I am really terrible at throwing things away. Are you the same way?
I’ve been trying to entirely re-organize my office, and eliminate the majority of the clutter that has been haunting me for years. This task has proven to be fairly difficult and time-consuming. However, it eventually brought me to a large collection of letters, cards and photographs that I have collected through my entire life. If any of you has ever written me a physical card or letter, chances are I’ve still got it.
Is that creepy?
You may ask: What does that have to do with community, children or nature?
It’s a bit of a stretch, but I’m getting there.
You see, I’ve discovered that I have a rather detailed historical record of all my childhood communities. All of the people who were important to me at one point in my life: family, friends, teachers, co-workers, they’re all right there. I have birthday cards adorned with stickers and childish handwriting, letters from the tooth fairy and secret notes alluding to mysteriously code-named “crushes.” I have letters from children I cared for as a camp counsellor, a collection of diaries picked up and put away over the years, and more than anything else, I have an abundance of overly dramatic letters full of teenage angst. However, the collection dramatically drops off after high school, when the internet really took over.
Reading through all of these took me right back to all the places I’ve lived and people I’ve known. While I did this, I felt grateful for the many friends I’ve had along the way, and sad to have lost connections with many of them. It makes me wonder. In this digital age of texting, e-mail, and e-cards, will our children never have these kinds of records of their past communities? What exactly are they losing? Are these details even important?
I don’t have an answer.
To be realistic, most of the people I encountered on this trip through the past, I now have on Facebook anyway. Even if we don’t see each other anymore, I’ve seen a picture of what they’re having for dinner, I know how they did on a recent marathon and whether or not their children are toilet trained. The question is: are these the same people as when they were children? I’m not.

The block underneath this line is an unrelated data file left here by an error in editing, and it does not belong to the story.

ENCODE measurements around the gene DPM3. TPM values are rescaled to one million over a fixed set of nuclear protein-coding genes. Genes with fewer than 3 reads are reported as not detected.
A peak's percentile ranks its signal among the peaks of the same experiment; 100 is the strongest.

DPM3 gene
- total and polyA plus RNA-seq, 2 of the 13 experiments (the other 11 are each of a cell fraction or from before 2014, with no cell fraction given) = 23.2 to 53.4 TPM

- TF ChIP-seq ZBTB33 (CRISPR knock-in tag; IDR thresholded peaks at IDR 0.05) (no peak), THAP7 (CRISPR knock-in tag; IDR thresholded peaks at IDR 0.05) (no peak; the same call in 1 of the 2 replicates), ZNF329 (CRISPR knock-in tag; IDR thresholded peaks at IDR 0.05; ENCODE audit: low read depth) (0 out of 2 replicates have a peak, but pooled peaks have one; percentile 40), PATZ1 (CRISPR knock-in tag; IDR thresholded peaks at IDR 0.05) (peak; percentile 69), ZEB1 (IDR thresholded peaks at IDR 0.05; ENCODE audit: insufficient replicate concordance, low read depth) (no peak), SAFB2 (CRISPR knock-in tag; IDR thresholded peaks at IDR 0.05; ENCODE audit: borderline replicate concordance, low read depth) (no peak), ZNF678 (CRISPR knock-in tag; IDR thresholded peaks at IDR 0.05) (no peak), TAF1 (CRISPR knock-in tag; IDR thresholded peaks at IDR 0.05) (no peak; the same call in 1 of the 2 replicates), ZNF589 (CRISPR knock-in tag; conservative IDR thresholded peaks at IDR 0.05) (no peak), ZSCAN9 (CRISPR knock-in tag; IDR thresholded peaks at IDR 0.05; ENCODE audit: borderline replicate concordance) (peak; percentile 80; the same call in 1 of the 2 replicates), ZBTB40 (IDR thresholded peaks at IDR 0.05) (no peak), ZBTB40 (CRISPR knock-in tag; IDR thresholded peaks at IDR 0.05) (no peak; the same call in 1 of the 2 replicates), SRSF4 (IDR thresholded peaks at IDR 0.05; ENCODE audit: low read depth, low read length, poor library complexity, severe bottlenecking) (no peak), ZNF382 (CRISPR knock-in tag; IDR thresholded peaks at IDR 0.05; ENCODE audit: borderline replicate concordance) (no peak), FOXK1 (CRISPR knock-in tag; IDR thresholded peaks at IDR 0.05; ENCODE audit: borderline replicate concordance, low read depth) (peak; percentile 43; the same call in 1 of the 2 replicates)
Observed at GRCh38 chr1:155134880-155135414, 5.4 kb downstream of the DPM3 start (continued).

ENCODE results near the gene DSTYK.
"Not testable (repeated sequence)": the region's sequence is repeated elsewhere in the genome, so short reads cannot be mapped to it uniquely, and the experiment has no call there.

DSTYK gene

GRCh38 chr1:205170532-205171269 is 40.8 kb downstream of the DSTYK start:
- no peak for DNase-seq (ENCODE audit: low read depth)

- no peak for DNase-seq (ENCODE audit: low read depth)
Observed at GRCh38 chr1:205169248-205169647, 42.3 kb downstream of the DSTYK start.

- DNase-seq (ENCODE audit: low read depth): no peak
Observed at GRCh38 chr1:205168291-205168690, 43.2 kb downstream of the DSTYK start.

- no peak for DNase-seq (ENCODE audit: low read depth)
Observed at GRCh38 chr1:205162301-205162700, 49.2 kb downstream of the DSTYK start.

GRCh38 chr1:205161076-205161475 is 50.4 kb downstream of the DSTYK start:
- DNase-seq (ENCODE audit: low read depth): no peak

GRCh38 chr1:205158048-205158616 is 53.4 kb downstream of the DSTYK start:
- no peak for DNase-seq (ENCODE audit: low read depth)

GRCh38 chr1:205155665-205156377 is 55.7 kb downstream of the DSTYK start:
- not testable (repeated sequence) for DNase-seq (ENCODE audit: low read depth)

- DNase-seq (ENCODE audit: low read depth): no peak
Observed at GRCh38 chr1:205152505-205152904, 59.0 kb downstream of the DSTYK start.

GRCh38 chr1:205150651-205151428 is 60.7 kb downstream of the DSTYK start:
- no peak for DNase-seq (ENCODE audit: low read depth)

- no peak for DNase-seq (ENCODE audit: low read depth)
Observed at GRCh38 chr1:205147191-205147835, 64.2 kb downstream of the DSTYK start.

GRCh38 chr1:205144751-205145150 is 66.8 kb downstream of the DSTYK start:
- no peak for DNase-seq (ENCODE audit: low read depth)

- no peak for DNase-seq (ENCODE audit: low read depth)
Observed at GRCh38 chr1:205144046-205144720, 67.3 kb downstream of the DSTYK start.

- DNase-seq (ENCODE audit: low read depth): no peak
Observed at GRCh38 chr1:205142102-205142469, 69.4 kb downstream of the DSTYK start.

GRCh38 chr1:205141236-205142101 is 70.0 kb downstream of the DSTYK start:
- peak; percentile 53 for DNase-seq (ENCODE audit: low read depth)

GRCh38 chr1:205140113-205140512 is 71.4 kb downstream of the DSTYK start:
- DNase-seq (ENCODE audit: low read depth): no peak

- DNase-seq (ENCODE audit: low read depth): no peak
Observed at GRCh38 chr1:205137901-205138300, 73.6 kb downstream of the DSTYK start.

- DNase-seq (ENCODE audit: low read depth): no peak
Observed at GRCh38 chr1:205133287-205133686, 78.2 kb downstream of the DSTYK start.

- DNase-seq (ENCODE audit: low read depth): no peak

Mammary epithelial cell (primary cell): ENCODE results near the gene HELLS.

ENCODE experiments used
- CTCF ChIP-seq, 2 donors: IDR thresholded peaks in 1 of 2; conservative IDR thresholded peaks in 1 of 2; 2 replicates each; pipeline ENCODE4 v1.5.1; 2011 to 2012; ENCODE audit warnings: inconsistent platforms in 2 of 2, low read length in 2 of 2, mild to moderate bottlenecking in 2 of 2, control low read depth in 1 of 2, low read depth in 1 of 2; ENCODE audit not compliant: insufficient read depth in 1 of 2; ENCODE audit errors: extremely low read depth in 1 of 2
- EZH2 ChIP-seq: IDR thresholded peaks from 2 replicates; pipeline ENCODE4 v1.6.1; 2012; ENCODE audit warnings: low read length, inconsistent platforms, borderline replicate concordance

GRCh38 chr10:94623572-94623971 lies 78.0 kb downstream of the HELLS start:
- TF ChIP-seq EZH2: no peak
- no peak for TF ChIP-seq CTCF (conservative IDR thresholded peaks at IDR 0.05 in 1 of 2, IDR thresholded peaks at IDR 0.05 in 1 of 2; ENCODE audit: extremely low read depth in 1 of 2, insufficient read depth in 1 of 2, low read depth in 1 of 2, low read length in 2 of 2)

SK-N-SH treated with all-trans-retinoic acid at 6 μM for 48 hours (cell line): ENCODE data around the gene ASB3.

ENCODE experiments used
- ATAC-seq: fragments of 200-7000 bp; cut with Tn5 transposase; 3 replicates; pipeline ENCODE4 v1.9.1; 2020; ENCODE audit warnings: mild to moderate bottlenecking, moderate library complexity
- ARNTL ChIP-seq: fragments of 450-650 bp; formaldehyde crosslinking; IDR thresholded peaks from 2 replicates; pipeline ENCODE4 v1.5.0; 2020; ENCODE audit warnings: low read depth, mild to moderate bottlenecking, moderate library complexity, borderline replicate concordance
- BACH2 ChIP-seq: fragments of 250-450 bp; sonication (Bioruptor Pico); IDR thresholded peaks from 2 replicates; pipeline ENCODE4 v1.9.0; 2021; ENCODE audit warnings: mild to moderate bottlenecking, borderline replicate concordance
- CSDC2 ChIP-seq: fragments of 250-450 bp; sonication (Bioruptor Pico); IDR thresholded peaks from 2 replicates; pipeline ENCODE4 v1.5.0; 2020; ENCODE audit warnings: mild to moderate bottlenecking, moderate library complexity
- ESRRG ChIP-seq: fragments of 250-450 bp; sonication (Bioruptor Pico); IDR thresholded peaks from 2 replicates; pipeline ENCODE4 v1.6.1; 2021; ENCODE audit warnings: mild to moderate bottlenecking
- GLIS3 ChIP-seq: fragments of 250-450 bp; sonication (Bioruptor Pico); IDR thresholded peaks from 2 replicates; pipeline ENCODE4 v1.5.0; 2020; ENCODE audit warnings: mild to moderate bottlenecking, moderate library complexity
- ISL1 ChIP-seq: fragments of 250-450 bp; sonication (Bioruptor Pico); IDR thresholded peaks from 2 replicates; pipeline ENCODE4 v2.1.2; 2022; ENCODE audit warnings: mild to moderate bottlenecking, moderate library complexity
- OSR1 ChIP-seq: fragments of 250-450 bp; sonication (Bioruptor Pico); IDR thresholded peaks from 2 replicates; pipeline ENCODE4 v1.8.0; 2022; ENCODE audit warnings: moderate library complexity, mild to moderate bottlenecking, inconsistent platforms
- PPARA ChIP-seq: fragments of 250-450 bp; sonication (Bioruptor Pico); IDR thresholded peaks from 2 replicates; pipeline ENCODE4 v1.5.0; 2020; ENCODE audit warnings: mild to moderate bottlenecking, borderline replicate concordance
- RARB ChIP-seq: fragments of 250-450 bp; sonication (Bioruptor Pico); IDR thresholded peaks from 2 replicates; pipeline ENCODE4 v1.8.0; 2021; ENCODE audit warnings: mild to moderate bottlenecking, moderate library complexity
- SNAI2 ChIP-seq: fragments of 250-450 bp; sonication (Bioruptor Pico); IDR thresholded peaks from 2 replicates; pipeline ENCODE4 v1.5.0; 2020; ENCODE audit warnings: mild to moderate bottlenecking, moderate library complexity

We build different types of communities today. Digital communities have so quickly become an integral part of daily life for most young people. We worry that digital records are somehow “too” permanent sometimes. What goes on the internet, stays on the internet, right? Think of all the regretted alcohol-induced “selfies.” However, 20 years from now, how will we revisit the important events of our lives today?
We know that the communities we belong to shape us in dramatic ways. It is sometimes interesting or even helpful to take a look back and remember what those communities were, and figure out how they helped to turn us into the people we are today.
I’m glad I still have these things. Even in this round of organization, they didn’t find their way to the trash. They’re all filed away in a chest in a semi-organized state in this collection of boxes and folders. Were you a part of my history? Chances are, there’s something from you in here.
Do you keep things? What do your records look like?